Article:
Also using the Senate as a stepping-stone while representing Massachusetts from 1803 to 1808 was John Quincy Adams, the first "profile in courage" in John F. Kennedy's study. Portrayed as a hero by Kennedy, Adams voted for Jefferson's embargo, despite the opposition of home-state Federalists, and resigned his Senate seat afterward. But J.Q. Adams's heroism had the reinforcement of his father's approval: the ex-president distrusted extreme Federalists like Pickering. Quincy Adams also attended the Republican caucus that nominated Madison for president and soon was appointed minister to Russia by Jefferson. A political realist and careerist, Adams abandoned the moribund Federalists and eventually became President Monroe's secretary of state and presidential successor--the third secretary in a row to step into the presidency.
While Adams was in the Senate, Monroe replaced King at the Court of St. James. The Virginian enhanced his public reputation by his role in negotiating the purchase of the full Louisiana Territory. But as minister to the United Kingdom, he suffered the humiliation of having the Monroe-Pinckney Treaty of 1806 not even submitted for ratification by Jefferson. In the view of the president and Secretary of State Madison, Monroe had ignored his instructions in negotiating a treaty with Britain that did not deal with impressment and indemnity payments for the British seizure of American ships. When Monroe resigned and returned to America in December 1807, he received a rather chilly reception from Jefferson and Madison and no promise of political preferment. In 1808, Jefferson witnessed the calamity of having the "two principal pillars of my happiness," Madison and Monroe, compete for the presidency. Madison easily defeated Monroe among Virginia electors and then won nationally, heading the Republican ticket with George Clinton against the Federalist ticket of Charles Cotesworth Pinckney and Rufus King. Monroe declined an informal offer of the governorship of Louisiana as beneath his status or, in Jefferson's words, paying "close attention to his honor and grade," and had to wait until 1811, when conditions were right, for Madison to appoint him secretary of state, whereupon he resigned as Virginia governor.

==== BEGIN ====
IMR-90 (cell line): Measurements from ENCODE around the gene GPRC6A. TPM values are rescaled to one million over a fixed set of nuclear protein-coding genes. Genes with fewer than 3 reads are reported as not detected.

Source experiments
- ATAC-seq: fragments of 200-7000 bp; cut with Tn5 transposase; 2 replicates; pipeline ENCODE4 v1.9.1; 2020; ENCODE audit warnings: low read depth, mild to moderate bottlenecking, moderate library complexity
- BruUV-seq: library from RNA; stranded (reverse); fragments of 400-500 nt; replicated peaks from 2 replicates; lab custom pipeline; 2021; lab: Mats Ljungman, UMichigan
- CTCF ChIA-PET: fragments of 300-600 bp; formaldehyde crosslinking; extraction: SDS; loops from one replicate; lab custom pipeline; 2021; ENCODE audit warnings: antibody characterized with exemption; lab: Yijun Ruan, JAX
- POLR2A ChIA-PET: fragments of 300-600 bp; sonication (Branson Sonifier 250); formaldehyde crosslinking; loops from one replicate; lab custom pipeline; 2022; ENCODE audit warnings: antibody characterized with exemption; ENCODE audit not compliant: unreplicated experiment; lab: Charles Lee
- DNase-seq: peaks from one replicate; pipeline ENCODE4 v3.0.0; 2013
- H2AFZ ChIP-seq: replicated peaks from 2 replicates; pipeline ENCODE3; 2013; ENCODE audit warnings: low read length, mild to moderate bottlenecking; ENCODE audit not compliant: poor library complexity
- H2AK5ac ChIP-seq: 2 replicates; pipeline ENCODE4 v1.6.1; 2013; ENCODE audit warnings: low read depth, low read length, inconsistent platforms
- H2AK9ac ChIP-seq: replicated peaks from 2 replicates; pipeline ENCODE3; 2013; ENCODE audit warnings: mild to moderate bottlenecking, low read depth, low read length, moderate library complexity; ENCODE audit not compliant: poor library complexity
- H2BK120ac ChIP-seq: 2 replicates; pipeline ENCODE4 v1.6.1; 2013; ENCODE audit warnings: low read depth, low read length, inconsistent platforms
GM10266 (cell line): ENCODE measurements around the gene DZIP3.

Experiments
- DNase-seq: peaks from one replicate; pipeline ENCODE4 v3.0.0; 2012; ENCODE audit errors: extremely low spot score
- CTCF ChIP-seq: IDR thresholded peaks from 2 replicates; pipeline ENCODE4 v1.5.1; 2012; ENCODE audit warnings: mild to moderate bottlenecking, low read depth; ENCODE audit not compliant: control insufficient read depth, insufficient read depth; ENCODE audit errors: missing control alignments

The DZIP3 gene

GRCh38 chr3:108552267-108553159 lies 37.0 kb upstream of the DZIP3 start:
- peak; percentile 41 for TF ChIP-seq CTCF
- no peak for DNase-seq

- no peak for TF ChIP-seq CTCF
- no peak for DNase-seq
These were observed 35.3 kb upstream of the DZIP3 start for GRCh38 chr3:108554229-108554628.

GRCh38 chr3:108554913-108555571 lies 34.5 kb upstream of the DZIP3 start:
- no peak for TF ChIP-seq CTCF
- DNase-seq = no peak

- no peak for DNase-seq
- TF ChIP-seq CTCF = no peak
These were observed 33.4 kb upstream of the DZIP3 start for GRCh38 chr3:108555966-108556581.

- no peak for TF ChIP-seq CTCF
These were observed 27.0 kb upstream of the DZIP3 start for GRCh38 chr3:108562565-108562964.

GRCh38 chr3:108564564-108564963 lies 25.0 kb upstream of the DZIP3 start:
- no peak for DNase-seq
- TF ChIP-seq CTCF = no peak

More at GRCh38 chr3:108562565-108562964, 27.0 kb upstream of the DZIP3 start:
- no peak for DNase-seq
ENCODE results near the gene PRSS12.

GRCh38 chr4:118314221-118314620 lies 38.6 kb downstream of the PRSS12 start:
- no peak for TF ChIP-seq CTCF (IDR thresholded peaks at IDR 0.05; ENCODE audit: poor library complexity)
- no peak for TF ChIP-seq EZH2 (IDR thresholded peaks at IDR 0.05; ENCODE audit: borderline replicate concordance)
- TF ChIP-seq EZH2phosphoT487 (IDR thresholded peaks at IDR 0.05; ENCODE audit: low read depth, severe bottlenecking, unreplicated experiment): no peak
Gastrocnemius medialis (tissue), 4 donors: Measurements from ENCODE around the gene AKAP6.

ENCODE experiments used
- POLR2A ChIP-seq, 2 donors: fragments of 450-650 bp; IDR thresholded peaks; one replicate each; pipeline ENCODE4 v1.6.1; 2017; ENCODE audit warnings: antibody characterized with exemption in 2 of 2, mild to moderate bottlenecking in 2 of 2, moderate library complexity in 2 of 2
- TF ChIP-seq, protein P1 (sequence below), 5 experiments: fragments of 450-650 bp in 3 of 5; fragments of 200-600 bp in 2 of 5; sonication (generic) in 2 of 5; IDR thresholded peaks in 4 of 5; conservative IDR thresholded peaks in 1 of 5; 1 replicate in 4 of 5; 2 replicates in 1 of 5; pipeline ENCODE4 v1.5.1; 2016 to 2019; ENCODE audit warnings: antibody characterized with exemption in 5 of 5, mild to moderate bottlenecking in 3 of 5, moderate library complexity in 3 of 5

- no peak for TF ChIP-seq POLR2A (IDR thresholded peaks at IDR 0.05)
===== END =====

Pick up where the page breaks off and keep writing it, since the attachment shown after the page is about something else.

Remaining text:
Rufus King twice served as Federalist vice presidential nominee, in 1804 and 1808. After an antiwar coalition of Federalists and northern Republicans carried most of New England and the Middle Atlantic States, King was returned to the Senate from New York, where he served from 1813 to 1825. President Madison even considered appointing King secretary of state during the desperate days of 1814, when the invading British burned the nation's capital. Such an appointment of a moderate Federalist would, it was argued, deflate support for the Hartford Convention and unite the country behind Madison's administration. But Monroe opposed the appointment of his lifelong antagonist, who as secretary of state would be in a stronger position to succeed Madison as president. Instead, Monroe, while serving as secretary of war in 1814, remained as acting secretary of state.
Monroe returned to his position at the State Department in 1815, now clearly heir apparent to Madison. In the presidential election of 1816, Monroe easily defeated King, the Federalist standard-bearer: the Federalists entered electors in only three states, and Monroe drubbed King by an electoral vote of 183 to 34. With anti-British feeling sweeping New York after the War of 1812, King, though still in the Senate, was defeated in the 1816 gubernatorial race as a symbol of "British thralldom," amid a rumored assassination plot involving Irish immigrants.